Thursday, January 8, 2009.
I'm a skeptic when it comes to the genius of reporter-turned-banker and Pinch-buddy Steven Rattner. But he might make a good Car Czar, a position for which he's rumored to be the leading candidate . Why? Rattner covered the decline of the British auto industry for the NYT in the 1980s , and in the process wrote one of the best newspaper pieces ever published about autoworker unions [$]. Rattner compared the production of Ford Escorts at a German car plant with the production of the exact same vehicle at a U.K. plant. The German plant [in Saarlouis] was roughly twice as productive. The difference? An adversarial, work-rule-oriented union culture in Britain. Some excerpts:
But the resemblance ends at physical appearance. This [German] plant produces some 1,200 cars a day, more than the 1,015 that Ford planners had anticipated, and requires 7,762 workers. Its counterpart at Halewood, with virtually identical equipment and production targets, has averaged only about 800 cars a day this year, and 10,040 workers have been needed to achieve even that production level.
''Our standards say it should take something like 20 man-hours of labor in both the body and assembly plants to make an Escort,'' said Bill Hayden, vice president of manufacturing for Ford Europe Inc., in an interview. ''At Saarlouis, they do it with 21 hours. At Halewood it takes 40 hours.'' ...[snip]
Aside from statistics, subjective differences between the two factories become evident. Halewood seems to overflow with workers - some of them reading or eating, others kicking a soccer ball - while Saarlouis seems almost depopulated and nearly every worker in evidence is hard at his job. At Saarlouis, workers dash to open doors for visitors touring in electric carts, while at Halewood, one worker greeted a news photographer by exposing himself. ...[snip]
For their part, the workers at Halewood maintained in recent interviews that shop conditions at Saarlouis were unsafe. ''If that was in England, I'd stop the job immediately,'' said Stephen Broadhead, the ''convenor'' at the body plant, who has visited the German plant twice. ''It was such a violation of our health and safety regulations we couldn't live with it.'' Nonetheless, the Saarlouis plant has the lowest injury record in Ford's entire Europe subsidiary.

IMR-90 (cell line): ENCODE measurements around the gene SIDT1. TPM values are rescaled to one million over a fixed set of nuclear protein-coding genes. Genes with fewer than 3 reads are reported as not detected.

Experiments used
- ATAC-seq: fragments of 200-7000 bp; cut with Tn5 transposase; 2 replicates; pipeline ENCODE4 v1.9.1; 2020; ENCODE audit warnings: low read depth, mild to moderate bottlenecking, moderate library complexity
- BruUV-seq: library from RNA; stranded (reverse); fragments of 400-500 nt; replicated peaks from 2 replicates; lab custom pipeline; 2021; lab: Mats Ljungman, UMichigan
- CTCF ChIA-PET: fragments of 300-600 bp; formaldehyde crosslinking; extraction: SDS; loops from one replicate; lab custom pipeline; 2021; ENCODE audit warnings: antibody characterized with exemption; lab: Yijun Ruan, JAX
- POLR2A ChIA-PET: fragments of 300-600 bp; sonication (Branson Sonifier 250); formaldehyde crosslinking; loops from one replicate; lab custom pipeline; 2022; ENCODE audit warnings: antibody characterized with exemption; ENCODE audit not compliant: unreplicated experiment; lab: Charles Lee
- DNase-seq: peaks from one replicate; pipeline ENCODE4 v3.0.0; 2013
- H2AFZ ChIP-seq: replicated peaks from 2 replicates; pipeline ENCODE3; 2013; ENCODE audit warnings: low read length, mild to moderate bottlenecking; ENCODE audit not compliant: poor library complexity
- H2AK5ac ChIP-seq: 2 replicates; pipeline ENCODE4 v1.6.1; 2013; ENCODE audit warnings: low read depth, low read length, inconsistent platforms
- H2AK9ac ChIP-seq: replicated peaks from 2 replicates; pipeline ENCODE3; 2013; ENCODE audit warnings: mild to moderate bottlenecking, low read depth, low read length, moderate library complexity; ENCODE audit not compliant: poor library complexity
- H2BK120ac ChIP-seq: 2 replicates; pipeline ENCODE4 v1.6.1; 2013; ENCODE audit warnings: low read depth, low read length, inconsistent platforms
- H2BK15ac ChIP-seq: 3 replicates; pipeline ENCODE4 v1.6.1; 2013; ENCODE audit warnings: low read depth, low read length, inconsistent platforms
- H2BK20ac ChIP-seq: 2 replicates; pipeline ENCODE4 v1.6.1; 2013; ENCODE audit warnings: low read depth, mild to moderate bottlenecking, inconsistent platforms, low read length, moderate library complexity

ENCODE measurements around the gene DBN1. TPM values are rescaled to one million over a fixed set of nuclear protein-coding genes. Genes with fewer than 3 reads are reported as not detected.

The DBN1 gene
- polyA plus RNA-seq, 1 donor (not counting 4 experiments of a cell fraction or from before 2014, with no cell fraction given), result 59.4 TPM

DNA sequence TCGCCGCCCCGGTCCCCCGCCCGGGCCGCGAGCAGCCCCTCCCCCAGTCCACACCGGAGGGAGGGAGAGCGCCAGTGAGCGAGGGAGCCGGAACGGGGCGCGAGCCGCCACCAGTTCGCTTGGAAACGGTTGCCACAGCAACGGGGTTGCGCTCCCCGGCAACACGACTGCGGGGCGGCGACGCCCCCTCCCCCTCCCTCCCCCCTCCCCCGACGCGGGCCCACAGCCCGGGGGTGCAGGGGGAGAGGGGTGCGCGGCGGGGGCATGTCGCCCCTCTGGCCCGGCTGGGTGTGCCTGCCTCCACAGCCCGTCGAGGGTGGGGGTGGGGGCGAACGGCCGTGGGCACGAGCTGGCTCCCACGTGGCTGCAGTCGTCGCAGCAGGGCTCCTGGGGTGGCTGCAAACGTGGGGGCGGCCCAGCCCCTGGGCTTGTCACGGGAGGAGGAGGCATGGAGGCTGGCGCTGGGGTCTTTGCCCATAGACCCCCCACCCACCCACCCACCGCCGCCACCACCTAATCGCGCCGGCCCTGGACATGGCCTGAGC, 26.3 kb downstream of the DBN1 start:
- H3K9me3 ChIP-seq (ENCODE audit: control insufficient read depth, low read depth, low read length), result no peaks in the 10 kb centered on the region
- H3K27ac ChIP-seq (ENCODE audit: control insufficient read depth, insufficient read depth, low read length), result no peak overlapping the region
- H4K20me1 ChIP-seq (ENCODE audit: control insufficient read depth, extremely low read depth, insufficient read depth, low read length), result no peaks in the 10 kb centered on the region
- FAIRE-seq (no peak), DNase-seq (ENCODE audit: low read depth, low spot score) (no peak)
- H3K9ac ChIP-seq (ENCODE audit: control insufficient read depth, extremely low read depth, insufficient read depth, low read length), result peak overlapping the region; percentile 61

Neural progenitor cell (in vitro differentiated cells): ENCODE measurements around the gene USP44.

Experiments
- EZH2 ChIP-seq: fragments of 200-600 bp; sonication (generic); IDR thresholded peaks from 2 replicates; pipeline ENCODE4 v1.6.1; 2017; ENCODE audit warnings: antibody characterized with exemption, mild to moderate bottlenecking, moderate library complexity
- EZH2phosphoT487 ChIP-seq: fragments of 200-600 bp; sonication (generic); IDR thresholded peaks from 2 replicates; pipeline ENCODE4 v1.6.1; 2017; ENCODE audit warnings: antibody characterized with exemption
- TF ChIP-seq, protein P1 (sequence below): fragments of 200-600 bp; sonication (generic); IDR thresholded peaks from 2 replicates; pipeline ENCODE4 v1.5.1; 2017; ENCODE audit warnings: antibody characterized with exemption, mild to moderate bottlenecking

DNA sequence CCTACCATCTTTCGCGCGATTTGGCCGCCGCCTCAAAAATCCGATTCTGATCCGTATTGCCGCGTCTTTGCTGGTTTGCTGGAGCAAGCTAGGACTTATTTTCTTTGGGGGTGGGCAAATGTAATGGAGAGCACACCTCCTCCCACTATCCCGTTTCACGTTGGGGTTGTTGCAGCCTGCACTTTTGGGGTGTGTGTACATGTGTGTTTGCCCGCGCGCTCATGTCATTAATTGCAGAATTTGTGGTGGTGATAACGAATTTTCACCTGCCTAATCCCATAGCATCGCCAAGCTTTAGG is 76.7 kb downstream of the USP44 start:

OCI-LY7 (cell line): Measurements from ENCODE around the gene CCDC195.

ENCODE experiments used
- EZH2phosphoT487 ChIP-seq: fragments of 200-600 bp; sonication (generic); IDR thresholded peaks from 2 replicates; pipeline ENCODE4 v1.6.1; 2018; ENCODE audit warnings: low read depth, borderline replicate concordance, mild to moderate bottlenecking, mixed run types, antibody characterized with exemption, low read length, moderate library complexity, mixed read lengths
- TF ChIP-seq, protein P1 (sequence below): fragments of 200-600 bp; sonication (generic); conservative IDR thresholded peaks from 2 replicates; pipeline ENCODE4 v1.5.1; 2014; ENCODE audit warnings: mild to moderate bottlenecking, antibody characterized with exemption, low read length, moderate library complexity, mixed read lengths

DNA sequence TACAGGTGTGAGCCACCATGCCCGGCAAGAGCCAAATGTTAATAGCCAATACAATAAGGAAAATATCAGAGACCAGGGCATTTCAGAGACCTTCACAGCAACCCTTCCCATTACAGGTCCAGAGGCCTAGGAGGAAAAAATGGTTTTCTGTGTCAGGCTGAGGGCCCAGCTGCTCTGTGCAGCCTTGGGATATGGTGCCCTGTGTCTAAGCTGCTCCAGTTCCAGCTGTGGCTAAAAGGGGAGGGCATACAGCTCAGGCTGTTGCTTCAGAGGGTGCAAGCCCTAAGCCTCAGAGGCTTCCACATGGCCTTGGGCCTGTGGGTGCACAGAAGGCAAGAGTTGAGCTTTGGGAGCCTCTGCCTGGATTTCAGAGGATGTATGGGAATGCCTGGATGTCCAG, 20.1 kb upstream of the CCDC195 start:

In one example mentioned by Mr. Broadhead, the Halewood union summoned a company doctor to rule that two men were required to lift the car hood onto the body, a job performed by one man at Saarlouis. But the other day at Halewood, only one man was lifting the hoods; the second man watched.
''From the very beginning it was always one man who picked up the hood, said Lothar Kotalla, a German worker here, as the dull silver car bodies moved along behind him, 58 an hour. ''It's heavy so we switch every hour.''
Such differences are found to pervade the two plants. In May, the workers at Halewood went on strike for 11 days because they contended that four men could not produce 60.2 transaxle assemblies an hour, as the company and the German experience suggested they could. Five months later, the four men are still assembling about 55 an hour. ...[snip]
Management's efforts are now concentrated on raising productivity, a painstaking process of identifying a bottleneck - at the moment, the assignment of workers and work in the paint shop - and negotiating at length with the unions to remove it. With various shop rules, moving one worker, part of a process known as ''rebalancing,'' often requires that five be shifted.
Does the U.A.W. read Times back issues? ... 2:54 P.M.